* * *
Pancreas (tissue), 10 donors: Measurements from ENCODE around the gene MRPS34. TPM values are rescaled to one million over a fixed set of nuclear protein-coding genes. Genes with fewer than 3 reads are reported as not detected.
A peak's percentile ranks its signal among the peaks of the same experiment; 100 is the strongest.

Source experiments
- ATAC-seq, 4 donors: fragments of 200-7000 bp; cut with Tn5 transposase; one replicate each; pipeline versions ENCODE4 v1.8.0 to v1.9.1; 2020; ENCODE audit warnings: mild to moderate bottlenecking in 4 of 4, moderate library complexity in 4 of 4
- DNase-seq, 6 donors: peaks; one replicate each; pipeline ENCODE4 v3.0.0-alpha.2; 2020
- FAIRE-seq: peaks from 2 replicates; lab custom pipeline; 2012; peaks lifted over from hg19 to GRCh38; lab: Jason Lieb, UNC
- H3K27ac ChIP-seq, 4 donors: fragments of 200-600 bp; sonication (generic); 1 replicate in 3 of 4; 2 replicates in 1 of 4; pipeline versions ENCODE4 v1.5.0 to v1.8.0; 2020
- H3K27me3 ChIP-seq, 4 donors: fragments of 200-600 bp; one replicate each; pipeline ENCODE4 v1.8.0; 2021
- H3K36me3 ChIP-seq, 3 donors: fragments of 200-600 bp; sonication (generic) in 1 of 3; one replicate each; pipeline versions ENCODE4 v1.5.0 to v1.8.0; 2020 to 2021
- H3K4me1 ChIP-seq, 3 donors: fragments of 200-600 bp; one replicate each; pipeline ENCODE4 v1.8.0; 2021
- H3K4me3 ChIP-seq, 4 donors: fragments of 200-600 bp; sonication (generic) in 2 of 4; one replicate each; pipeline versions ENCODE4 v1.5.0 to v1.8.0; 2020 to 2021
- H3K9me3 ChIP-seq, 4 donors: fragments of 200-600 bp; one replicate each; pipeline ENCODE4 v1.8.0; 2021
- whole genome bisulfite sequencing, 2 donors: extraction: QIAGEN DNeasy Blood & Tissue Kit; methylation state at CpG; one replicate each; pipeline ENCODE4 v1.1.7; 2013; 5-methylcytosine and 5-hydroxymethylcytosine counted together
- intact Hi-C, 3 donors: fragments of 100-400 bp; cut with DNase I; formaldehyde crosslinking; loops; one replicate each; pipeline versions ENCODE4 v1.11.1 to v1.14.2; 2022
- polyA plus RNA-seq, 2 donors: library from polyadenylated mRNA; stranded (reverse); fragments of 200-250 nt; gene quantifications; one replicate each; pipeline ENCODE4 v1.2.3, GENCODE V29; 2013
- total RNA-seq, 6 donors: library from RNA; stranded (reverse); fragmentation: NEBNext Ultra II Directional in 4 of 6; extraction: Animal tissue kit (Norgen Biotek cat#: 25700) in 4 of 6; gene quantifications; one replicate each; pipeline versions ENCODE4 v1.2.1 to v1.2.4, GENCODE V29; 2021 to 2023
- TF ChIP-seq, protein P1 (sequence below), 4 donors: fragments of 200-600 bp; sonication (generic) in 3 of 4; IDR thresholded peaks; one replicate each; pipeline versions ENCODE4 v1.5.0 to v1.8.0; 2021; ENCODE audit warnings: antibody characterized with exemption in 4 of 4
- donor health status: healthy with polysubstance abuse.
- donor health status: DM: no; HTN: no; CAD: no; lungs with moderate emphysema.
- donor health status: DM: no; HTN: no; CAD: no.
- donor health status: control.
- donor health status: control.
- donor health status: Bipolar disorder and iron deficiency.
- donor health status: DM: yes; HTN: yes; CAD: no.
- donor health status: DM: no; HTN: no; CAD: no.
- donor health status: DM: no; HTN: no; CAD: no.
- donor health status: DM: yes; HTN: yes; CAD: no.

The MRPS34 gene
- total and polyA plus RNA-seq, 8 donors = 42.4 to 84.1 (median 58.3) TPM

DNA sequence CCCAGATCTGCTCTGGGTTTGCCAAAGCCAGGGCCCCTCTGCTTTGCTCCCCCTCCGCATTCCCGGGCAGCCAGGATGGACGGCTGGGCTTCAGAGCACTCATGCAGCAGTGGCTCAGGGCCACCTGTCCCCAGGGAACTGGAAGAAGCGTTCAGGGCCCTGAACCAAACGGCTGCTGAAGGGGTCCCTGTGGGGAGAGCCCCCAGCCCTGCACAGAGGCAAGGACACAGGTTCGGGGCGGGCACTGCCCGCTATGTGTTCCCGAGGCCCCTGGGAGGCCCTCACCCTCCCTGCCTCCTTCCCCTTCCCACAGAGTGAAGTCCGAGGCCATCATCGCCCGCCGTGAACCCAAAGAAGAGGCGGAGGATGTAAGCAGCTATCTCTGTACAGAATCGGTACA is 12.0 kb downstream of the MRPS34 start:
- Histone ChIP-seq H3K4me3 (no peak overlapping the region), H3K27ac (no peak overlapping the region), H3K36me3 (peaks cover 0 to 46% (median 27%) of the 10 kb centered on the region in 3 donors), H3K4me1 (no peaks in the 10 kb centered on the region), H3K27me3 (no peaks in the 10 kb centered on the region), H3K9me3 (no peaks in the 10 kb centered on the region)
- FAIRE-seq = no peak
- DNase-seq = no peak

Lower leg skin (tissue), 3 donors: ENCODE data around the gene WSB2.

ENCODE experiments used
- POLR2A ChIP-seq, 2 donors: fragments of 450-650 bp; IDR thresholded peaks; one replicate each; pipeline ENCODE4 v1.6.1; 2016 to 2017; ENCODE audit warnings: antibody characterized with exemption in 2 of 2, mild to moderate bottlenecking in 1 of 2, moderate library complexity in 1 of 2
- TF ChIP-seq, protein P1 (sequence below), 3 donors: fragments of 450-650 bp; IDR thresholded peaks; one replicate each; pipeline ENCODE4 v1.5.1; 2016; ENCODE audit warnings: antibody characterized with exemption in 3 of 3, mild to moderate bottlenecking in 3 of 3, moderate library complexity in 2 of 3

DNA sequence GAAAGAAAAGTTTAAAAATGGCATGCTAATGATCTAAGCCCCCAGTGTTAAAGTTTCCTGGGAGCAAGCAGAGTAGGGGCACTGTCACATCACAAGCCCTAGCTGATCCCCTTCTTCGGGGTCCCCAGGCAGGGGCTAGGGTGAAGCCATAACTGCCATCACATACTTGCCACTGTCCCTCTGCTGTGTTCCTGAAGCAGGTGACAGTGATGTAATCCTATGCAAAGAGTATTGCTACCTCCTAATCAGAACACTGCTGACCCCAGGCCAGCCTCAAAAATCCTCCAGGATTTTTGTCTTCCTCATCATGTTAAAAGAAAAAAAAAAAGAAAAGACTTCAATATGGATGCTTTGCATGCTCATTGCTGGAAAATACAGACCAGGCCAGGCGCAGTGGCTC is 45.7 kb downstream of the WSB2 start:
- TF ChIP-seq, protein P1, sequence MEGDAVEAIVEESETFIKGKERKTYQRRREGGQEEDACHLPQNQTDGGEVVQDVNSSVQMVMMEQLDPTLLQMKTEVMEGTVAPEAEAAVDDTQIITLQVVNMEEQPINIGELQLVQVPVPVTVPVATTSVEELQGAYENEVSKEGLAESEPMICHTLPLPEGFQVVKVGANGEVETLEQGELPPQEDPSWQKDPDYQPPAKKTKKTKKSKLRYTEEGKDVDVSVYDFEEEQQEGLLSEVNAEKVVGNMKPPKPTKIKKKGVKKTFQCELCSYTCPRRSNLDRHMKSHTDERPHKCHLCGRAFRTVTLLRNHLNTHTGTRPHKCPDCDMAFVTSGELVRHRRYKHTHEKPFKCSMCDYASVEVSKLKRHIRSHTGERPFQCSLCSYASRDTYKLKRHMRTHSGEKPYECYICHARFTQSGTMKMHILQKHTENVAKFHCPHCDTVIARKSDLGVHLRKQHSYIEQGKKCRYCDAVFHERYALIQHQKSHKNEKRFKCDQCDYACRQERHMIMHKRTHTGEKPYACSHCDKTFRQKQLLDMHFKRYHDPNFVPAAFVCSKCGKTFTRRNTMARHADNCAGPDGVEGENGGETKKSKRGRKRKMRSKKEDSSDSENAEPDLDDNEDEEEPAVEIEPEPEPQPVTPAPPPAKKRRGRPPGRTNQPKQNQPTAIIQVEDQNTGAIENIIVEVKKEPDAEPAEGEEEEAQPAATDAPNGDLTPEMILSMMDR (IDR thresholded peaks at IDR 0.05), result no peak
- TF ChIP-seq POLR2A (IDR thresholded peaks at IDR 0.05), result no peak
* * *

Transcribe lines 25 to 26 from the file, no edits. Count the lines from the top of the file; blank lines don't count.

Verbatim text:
- donor health status: DM: no; HTN: no; CAD: no.
- donor health status: DM: no; HTN: no; CAD: no.